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Leadership – Nature or Nurture?


Exactly what is leadership? According to most researchers on the subject, it is the ability to influence a group of people to do what you want them to do. How you apply that “influence” relates to style, not leadership itself. So, the question that has been on the minds of researchers, forever it seems, is whether leaders are born (nature) or made (nurture).

Traditional Belief

Prior to the 20th century, we generally accepted the notion that people were born with leadership traits “built in.” They were more extroverted, exhibited an assertive personality, and were just naturally able to accumulate “followers.” Believers were quick to point out that “leadership” was not taught in schools and still natural leaders emerged from among those student ranks.

Contemporary Belief

Since the mid-20th century, however, psychologists began to study leadership and the particular traits that leaders had – both good leaders and some pretty bad ones (e.g., Adolf Hitler). And a variety of departments in universities began to study leadership as well. What these researchers came to believe was that leadership is about 1/3 nature and 2/3 nurture and that leadership skills can be learned.

Most Recent Study

The most recent nationally recognized study on leadership came out of the University of Illinois in the fall of 2014. A summary of the study is worth noting here.

The study began by defining leadership development as a process. An individual may move through this process through life experiences or through formal instruction and training.

The researchers established a course based upon this progression – defined simply as being ready, being willing, and then being able. Those students who, by self-reporting, indicated that they did not think they had the qualities necessary to be a leader were categorized as those who did not yet have “readiness.” Those students who expressed confidence in their leadership abilities were considered “ready.”

After 15 weeks, the following was determined. Those students who were not ready in the beginning improved in their readiness. Those students who were ready developed both the motivation to become leaders and then were able to learn and practice leadership skills successfully.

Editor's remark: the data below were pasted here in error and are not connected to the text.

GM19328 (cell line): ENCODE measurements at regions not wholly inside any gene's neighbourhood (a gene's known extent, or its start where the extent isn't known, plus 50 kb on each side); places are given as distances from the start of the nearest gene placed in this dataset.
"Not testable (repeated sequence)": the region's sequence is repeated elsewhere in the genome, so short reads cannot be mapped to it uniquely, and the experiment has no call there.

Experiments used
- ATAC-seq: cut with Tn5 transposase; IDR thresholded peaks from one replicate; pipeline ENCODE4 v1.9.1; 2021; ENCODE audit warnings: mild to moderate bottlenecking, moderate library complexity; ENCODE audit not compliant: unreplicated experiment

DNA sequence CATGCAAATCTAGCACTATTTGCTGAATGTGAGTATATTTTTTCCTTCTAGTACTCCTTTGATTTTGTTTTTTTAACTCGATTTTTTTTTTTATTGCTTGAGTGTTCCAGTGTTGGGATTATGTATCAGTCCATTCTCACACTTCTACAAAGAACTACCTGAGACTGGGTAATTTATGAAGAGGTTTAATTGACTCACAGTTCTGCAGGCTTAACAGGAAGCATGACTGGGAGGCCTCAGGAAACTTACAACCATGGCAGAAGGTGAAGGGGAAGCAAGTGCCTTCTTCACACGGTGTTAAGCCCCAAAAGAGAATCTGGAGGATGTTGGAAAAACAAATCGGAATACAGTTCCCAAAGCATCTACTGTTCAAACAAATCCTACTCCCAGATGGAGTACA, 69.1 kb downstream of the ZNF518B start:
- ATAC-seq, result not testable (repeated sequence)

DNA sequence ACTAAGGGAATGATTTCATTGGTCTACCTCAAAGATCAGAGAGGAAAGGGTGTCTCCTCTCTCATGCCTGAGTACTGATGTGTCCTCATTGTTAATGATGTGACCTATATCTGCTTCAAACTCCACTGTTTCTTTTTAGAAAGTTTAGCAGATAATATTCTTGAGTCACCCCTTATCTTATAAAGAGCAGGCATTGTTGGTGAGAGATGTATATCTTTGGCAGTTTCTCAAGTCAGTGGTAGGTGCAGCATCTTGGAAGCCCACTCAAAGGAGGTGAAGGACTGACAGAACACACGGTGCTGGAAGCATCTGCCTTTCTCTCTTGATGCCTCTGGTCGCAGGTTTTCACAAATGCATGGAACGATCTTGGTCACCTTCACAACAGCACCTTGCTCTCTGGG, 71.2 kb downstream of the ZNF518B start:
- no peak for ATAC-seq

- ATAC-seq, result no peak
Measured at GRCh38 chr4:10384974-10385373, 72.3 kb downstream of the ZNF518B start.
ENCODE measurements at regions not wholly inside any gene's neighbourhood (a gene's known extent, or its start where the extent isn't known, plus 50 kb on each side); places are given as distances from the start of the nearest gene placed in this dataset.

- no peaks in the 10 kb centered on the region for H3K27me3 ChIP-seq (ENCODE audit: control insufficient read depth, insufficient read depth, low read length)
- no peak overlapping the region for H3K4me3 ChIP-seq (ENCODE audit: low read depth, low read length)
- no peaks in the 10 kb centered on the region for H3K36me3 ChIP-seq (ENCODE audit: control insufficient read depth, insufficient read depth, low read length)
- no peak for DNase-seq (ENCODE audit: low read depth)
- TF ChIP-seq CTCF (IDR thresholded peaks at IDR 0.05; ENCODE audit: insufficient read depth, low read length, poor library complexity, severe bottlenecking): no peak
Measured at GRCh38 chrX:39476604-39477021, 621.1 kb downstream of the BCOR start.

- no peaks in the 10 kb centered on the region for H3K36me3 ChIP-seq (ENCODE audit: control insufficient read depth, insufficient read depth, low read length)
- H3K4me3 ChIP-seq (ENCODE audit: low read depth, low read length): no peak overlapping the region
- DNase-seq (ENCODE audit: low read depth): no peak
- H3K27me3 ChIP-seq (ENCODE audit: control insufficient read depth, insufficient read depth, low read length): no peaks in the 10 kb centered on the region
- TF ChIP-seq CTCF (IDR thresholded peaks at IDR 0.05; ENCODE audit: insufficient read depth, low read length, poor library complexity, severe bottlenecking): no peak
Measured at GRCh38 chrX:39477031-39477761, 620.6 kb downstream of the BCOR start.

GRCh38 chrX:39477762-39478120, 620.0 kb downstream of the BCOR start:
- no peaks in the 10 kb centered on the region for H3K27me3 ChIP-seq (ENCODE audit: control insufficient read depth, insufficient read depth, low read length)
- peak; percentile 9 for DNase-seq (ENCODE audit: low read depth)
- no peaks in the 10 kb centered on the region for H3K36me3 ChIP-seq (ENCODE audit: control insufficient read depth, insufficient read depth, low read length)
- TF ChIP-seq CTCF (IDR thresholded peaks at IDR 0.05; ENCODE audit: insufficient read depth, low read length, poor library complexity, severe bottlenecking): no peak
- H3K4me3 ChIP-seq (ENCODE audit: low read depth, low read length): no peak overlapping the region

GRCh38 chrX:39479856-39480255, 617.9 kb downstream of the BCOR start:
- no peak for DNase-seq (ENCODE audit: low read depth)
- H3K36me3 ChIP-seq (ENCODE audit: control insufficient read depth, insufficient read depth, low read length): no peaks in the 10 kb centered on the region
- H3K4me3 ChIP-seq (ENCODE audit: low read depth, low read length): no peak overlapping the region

Conclusion of the Study

The other conclusion was this: Students who came into the course with “readiness” were those who had greater self-confidence and that came from their prior life experiences in which that readiness had developed. This seems reasonable, when we consider individuals such as Mark Zuckerberg who studied at Harvard. Zuckerberg had no formal training in leadership but he entered Harvard with some degree of readiness. Then, he had his early success with building a website on campus, and his self-confidence grew. He dropped out of Harvard to pursue Facebook, and along the way began to accumulate employees whom he had to lead. This would be natural, say the U. of Illinois researchers. His life experiences moved him through the process.

The Final Verdict

It would still seem that at least a “readiness” to lead can be found in heredity. Some children are born more extroverted and assertive than others. These qualities are either nurtured or not, and that determines whether that “ready” person actually assumes a leadership role.

For those who are born without those initial readiness traits, it appears that they can learn readiness (self-confidence) and develop the motivation and skills to become leaders.

A Word about Style

The study did not conduct any research on the leadership style that was developed in these students, nor did it attempt to identify certain personality traits with leadership styles. That, they believe, is a research subject field for the business department.


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